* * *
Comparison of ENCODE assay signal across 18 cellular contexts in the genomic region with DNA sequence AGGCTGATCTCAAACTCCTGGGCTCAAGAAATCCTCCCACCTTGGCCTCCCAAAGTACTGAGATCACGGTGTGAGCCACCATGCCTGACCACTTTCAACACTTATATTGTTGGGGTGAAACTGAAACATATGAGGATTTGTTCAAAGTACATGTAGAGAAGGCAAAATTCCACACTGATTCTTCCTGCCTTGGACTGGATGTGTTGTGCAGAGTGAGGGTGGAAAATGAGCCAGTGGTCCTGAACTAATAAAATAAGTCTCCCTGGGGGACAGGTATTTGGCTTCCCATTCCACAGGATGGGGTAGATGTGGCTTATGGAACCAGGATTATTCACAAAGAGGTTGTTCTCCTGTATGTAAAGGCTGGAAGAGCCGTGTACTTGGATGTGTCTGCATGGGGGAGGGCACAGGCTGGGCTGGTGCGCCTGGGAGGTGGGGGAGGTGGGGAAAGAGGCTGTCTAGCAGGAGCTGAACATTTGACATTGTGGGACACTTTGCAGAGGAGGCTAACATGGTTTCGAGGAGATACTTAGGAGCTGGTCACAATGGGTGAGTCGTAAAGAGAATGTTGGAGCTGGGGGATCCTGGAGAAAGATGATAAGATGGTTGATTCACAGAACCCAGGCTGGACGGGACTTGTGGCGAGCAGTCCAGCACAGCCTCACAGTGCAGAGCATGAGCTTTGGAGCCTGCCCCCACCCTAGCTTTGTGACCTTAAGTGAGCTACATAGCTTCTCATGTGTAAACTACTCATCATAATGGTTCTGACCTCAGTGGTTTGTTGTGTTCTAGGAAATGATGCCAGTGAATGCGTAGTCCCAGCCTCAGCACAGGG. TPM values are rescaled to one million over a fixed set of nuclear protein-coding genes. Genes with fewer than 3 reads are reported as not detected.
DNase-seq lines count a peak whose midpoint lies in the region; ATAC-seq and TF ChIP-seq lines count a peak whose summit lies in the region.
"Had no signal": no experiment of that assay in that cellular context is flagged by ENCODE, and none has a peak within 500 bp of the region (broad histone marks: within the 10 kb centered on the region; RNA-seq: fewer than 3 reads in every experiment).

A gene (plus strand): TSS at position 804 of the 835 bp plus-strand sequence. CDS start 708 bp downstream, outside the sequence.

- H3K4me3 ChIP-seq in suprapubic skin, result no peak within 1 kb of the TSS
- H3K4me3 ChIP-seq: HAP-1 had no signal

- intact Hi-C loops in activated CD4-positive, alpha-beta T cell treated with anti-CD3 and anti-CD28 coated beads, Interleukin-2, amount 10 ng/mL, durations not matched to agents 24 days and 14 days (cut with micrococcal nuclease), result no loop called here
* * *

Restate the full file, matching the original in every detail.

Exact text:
Comparison of ENCODE assay signal across 18 cellular contexts in the genomic region with DNA sequence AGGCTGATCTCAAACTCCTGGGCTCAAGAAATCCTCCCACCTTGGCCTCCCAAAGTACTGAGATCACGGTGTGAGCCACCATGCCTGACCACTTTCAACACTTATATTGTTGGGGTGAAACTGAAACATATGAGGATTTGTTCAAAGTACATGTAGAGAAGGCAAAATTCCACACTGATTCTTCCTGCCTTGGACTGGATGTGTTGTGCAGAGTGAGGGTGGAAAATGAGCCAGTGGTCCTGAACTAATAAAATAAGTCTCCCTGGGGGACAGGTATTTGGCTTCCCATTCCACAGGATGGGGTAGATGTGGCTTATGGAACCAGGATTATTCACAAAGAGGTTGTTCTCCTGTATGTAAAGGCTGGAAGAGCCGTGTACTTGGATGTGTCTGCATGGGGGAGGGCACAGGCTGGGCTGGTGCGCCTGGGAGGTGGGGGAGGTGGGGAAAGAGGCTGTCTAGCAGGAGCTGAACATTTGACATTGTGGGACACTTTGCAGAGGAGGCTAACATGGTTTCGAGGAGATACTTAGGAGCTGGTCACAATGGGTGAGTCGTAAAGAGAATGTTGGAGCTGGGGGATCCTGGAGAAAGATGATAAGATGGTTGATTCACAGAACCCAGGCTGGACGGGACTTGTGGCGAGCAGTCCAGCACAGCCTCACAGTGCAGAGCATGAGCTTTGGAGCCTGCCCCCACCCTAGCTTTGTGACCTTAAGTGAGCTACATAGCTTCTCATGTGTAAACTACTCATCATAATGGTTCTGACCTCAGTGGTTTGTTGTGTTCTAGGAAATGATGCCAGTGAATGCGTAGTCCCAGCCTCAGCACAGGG. TPM values are rescaled to one million over a fixed set of nuclear protein-coding genes. Genes with fewer than 3 reads are reported as not detected.
DNase-seq lines count a peak whose midpoint lies in the region; ATAC-seq and TF ChIP-seq lines count a peak whose summit lies in the region.
"Had no signal": no experiment of that assay in that cellular context is flagged by ENCODE, and none has a peak within 500 bp of the region (broad histone marks: within the 10 kb centered on the region; RNA-seq: fewer than 3 reads in every experiment).

A gene (plus strand): TSS at position 804 of the 835 bp plus-strand sequence. CDS start 708 bp downstream, outside the sequence.

- H3K4me3 ChIP-seq in suprapubic skin, result no peak within 1 kb of the TSS
- H3K4me3 ChIP-seq: HAP-1 had no signal

- intact Hi-C loops in activated CD4-positive, alpha-beta T cell treated with anti-CD3 and anti-CD28 coated beads, Interleukin-2, amount 10 ng/mL, durations not matched to agents 24 days and 14 days (cut with micrococcal nuclease), result no loop called here